1. Dissemination of basic texts and positioning of PCC programmes;

2. Provision of adequate physical premises for the PCC, i.e. equipped and functional headquarters;

3. Extension of the services of the PCC to all member countries of the AU, in keeping with the decision of the 15th Session and the opening of the sub-regional office;

4. Specific actions of the PCC to implement.

The establishment of the institutional bases of the PCC will endow the organization with the ability to carry out the activities necessary for cooperative development in Africa. Activities to be implemented include:
- evaluation and updating of the PAD;
- compilation and dissemination of information on the cooperative movement;
- supporting the positioning of PANACOOP and cooperative development programmes of member countries with technical and financial partners;
- supporting national PAD implementation and cooperative promotion committees;
- consolidation of partnership with specialized organizations (ILO, OIF, COMMONWEALTH, ARAB LEAGUE, ICA, CIDA, AFD, USAID, GIZ, DANIDA...) for the promotion of cooperatives;
- Organization every two years of meetings with national cooperative development players for the exchange of views, analysis of the environment of cooperatives and implemented projects;
- Constant advocacy for the cooperative movement among States during African and international meetings.

The support to PCC Member Countries Component, relating to the continuation of the formulation and implementation of cooperative development policies and programmes, comprises three stages namely:


1. Definition of support strategies;

2. Implementation of support strategies;

3. Evaluation of support strategies;

The support to the AUCD component comprises the five (5) stages below:

• Support for action research;

• Consolidation of PREDOCA;

• Implementation of the DELDEC programme;

• Support for training by granting scholarships;

• Consolidation of the development and marketing service of AUCD.

The objective of PANACOOP is to contribute significantly to the improvement of the living conditions of the population of member countries of the PCC through viable cooperative enterprises that offer equal opportunities for sustainable employment and stable incomes for women, young people and men in view of poverty reduction.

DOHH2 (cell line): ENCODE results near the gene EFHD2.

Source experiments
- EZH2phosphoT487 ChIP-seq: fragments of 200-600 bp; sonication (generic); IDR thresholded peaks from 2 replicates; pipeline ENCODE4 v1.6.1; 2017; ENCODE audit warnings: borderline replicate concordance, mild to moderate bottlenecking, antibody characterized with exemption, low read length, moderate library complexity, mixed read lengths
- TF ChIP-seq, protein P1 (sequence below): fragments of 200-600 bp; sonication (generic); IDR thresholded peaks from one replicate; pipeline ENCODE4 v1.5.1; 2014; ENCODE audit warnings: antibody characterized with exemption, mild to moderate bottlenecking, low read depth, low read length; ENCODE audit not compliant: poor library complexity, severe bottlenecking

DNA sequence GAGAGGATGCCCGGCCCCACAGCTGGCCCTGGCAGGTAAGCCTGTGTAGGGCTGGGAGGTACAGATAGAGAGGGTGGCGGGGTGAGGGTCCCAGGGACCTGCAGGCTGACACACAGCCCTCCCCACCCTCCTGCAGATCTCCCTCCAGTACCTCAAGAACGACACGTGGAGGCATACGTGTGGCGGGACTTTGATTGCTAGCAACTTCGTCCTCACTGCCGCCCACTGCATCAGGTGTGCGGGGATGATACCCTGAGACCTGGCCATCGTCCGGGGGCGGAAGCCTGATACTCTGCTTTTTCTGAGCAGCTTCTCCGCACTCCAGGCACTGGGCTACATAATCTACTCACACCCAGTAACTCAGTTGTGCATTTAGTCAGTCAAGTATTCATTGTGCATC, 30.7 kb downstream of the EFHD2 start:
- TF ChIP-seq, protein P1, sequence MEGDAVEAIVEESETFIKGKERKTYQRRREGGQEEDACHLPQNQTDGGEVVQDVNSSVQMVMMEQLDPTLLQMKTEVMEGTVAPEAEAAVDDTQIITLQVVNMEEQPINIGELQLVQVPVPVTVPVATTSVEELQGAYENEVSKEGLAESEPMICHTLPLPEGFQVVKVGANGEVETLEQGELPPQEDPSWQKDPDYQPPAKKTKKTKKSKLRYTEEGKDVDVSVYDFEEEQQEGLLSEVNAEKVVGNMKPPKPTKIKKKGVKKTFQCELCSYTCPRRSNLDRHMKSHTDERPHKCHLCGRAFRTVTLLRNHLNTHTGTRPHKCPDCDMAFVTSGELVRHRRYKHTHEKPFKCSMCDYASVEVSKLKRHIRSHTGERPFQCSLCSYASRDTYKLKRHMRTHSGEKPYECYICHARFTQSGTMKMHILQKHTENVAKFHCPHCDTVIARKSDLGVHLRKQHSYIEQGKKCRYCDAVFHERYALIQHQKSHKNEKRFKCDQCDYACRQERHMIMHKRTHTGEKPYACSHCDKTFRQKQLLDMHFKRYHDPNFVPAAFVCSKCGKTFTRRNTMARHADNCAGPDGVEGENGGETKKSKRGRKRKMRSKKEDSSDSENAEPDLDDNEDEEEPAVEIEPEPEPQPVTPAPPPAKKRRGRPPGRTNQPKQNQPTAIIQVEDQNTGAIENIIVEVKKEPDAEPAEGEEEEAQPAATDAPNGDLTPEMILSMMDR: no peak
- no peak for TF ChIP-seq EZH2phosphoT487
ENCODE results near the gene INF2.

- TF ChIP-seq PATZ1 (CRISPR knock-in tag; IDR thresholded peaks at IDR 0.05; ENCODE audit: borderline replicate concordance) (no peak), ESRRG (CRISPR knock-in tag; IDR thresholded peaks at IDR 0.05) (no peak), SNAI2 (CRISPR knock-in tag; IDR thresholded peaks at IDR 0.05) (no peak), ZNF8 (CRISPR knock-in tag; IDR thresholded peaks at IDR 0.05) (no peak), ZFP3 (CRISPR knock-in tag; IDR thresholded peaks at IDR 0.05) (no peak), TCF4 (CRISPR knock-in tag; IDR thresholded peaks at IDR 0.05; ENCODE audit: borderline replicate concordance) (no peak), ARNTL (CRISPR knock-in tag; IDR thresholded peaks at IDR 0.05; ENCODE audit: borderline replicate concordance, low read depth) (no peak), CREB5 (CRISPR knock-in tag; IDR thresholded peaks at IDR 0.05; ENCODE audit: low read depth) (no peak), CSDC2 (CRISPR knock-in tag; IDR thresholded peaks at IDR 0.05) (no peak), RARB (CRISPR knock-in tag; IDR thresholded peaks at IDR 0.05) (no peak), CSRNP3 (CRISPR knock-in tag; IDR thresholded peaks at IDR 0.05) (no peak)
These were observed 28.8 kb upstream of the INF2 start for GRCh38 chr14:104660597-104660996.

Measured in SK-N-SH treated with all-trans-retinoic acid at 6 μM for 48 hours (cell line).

The desired impact is that the populations of PCC member countries should further improve their living conditions through viable cooperative enterprises that offer equal opportunities for sustainable employment and stable incomes for women, young people and men.

The aim of the project is to support the PCC in the implementation of the updated PAD with particular emphasis on the following areas:

• Its physical and institutional existence,

• Support to member countries in the implementation of specific policies and programmes and Development of action research and training of stakeholders.

Within the framework of the implementation of the programme, the main expected outcomes include, among others, the following:

1) The revised and translated legal framework of the PCC is widely disseminated and known by the member countries of the African Union

2) The strategic development plan of the PCC is developed and adopted

3) The necessary institutional and logistical support is provided to the PCC

4) The PAD is updated, disseminated and implemented

5) Technical and financial partners are mobilized in favour of already adopted cooperative programmes

6) The National Committees of the twenty five countries that do not yet have cooperative policies and programmes are supported in designing their policies and programmes

7) Two research-action initiatives on relevant and timely topics are conducted annually in member countries involved

8) The dissemination of PREDOCA is extended to other requesting member countries of the AU

9) The process of online learning is introduced in the training

10) The implementation of DELDEC as a continuous training programme is extended

11) The development and marketing of new AUCD products are made in member countries of the AU.

12) The efficient management of the financial, human and material resources allows for the achievement of expected results

13) The cooperative bank and the development, investment and guarantee funds are effectively established and are functional.